On July 19th, police in Kenya raided a house and arrested 21 Yemenis and Somalis who had been staying there for some time. Interrogation revealed that all the men had formerly been members of intelligence or security forces in their home countries. Kenya believes the men were in Kenya to carry out terrorist attacks. Kenya has been more alert to terrorism since the attack on the American embassy here in 1998.
July 26, 2001; No Surprise Here- Richard Scruggs, the Federal prosecutor who succeeded in convicting a group of IRA members for trying to smuggle weapons from Florida in 1999, has confirmed what was obvious at the time: the Clinton Administration tried to pressure him into retracting statements that the IRA leadership was behind the operation (based on the interrogation of Conor Claxton, one of the defendants). The incident severely damaged the Irish peace process because the IRA was shown to still be importing weapons (illegally) while observing the ceasefire. It does seem more likely that the Clinton Administration was trying to save the foundering peace process than trying to cover up arms smuggling.--Stephen V Cole
July 22, 2001; Fast, Cheap and Out of Control- Terrorism has gone freelance, and that makes it harder to deal with. Many more terrorists, largely amateurs, are out there. They are volunteers, and on no one's payroll. They follow their own inner voices, taking few, if any orders from anyone. The new terrorists are, in effect; fast, cheap and out of control. They are the decentralized terrorists. Since the fall of the Soviet Union, and the disappearance of bases and sanctuary in Eastern Europe, terrorists have had a hard time finding a safe place to operate from. This has turned out to be an advantage. In the past, most terrorists were organized, with bases, leadership, training camps and central planning. Some of that still exists, with Osama Bin Laden and Iran being the most prominent examples. But even Bin Laden and the Iranians have found it more prudent, and efficient, to simply provide money, technical support and inspiration for any Islamic radicals willing, and seemingly able, to have a go at it. This is decentralized terrorism, a much more diverse and elusive foe for anti-terrorist efforts.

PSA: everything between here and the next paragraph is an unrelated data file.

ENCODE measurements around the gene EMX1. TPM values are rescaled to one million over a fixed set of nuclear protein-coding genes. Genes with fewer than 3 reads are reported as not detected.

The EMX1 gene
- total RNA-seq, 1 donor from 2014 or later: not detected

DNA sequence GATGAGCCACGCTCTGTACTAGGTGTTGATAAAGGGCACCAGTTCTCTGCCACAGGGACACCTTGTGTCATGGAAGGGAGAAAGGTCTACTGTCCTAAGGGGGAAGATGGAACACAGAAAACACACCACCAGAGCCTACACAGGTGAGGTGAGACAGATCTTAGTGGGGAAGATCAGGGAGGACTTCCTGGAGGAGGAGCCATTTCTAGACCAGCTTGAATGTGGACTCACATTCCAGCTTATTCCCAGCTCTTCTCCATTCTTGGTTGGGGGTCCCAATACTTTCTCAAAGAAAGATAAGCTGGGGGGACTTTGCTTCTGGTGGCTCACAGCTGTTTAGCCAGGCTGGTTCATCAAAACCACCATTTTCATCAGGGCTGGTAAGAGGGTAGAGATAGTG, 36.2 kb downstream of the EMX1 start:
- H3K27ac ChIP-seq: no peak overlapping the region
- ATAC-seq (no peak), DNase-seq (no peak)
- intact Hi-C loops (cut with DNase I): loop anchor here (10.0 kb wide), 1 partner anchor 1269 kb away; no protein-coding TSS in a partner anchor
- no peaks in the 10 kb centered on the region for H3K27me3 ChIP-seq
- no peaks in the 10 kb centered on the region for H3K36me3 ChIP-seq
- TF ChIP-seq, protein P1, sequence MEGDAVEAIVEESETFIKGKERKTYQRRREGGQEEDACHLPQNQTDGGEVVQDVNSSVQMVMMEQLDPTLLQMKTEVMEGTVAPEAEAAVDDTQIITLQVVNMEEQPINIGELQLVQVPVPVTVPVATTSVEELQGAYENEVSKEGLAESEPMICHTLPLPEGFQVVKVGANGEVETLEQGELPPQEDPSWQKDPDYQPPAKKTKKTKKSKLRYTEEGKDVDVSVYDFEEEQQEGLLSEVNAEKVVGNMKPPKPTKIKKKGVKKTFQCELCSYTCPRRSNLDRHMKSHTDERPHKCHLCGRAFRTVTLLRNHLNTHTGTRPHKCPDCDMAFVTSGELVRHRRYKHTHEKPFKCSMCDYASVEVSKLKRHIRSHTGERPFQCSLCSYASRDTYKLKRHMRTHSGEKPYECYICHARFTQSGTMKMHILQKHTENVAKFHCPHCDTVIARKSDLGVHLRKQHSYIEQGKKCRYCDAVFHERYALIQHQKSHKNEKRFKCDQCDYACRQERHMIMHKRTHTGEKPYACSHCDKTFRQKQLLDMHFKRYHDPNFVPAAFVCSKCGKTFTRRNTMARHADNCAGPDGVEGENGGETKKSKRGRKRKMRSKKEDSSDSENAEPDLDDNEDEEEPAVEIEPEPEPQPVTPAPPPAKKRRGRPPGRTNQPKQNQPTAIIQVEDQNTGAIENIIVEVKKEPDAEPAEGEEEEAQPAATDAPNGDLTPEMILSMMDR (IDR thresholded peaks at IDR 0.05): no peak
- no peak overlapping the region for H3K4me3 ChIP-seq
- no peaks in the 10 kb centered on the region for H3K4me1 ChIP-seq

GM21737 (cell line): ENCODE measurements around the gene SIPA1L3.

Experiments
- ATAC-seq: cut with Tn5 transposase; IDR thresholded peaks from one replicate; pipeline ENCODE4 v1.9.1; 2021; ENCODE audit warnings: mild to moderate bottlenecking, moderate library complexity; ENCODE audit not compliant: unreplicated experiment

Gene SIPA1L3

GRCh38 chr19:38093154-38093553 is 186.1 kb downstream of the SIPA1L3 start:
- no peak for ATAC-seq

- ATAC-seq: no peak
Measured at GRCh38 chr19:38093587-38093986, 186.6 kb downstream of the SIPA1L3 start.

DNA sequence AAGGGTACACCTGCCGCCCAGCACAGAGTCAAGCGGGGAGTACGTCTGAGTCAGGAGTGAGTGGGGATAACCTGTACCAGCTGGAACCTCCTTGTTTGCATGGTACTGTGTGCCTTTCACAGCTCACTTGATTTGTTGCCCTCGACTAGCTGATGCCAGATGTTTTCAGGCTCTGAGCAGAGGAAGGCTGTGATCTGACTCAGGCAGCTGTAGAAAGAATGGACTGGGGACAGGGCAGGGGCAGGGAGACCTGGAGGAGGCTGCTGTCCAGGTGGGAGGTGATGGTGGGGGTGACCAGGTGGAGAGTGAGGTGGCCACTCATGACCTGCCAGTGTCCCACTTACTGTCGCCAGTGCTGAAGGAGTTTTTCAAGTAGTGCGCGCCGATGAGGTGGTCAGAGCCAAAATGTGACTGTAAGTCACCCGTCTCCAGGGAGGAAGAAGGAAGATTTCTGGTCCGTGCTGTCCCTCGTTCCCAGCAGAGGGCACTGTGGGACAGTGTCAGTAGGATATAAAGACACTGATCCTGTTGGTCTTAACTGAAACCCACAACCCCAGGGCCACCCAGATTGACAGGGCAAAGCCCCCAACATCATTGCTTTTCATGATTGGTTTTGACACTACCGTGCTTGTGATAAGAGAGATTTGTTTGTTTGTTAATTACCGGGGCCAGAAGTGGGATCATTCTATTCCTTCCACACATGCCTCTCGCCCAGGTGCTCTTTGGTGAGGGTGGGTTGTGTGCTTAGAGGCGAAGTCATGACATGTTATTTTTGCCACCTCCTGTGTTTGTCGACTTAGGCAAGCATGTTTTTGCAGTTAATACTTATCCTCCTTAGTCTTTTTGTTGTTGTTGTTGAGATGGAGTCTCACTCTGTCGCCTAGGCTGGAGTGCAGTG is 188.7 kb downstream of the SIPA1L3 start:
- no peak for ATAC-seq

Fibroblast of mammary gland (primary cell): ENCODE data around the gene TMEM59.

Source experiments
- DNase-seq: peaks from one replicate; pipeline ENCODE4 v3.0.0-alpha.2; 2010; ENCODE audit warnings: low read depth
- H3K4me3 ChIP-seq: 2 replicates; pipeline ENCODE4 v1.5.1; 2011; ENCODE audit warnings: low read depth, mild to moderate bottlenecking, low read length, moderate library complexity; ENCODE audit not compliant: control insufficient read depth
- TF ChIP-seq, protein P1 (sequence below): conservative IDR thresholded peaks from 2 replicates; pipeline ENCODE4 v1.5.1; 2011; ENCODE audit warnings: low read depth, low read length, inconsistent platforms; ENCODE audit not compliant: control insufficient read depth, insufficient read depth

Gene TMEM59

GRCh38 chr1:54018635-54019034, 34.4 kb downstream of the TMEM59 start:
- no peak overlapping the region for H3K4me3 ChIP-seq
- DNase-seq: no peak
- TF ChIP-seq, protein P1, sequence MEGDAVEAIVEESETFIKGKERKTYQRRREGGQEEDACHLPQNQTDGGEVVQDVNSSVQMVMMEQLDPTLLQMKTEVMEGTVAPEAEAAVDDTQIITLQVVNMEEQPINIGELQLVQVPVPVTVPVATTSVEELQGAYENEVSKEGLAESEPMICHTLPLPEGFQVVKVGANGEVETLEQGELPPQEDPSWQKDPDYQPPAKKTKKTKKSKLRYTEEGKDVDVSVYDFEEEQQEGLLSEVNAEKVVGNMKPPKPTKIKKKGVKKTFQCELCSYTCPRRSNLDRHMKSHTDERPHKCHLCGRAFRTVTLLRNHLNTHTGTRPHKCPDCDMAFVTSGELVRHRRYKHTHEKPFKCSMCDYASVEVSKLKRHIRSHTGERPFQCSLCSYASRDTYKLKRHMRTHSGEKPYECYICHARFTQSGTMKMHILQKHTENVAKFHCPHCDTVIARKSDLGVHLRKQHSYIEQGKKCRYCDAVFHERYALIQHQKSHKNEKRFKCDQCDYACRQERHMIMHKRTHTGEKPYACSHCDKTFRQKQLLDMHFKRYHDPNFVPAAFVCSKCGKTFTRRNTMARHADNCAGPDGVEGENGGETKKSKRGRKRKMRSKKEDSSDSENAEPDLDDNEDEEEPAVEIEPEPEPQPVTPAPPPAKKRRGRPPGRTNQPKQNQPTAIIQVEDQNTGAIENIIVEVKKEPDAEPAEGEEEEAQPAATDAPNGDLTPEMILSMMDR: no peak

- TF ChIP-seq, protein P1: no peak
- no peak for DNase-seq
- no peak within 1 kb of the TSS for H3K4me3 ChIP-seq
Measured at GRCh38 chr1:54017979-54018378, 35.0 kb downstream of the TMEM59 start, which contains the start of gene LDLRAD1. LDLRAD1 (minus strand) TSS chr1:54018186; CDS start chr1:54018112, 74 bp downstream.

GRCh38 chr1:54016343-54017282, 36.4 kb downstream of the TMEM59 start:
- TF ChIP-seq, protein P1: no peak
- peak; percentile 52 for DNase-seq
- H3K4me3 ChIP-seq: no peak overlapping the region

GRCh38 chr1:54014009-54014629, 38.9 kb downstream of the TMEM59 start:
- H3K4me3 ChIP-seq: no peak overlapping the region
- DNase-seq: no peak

Algerian Ahmed Ressam was recently convicted for trying to carry out bombings in the United States during the 2000 New Year's celebration. Arrested while crossing the border from Canada with bomb making material, Ressam was arrested by an alert customs official. Subsequent investigation linked Ressam with other Algerian radicals and members of the Osama Bin Laden organization. While the older generation of terrorists, trained in Russia, took legitimate jobs and lived quietly while planning operations, the new breed, like Ressam, often engage in criminal activity to sustain themselves and pay for their terrorist activities. Operating with criminals provides access to weapons and bomb making supplies, as well as more experience in dealing with the police and anti-terrorism efforts.
The gangster terrorist also has an easier time operating in the United States. America has always been difficult for the traditional terrorist, for immigrants in America are less likely to provide cover and support for terrorists than in other parts of the world. This is because migrants find more acceptance in America, creating immigrant groups with fewer grudges against the government and more inclination to report terrorists, or at least refuse to provide cover and support. In Europe, and most other parts of the world, foreigners have a harder time of it, assimilate less and are more likely to assist, or at least not betray, terrorists.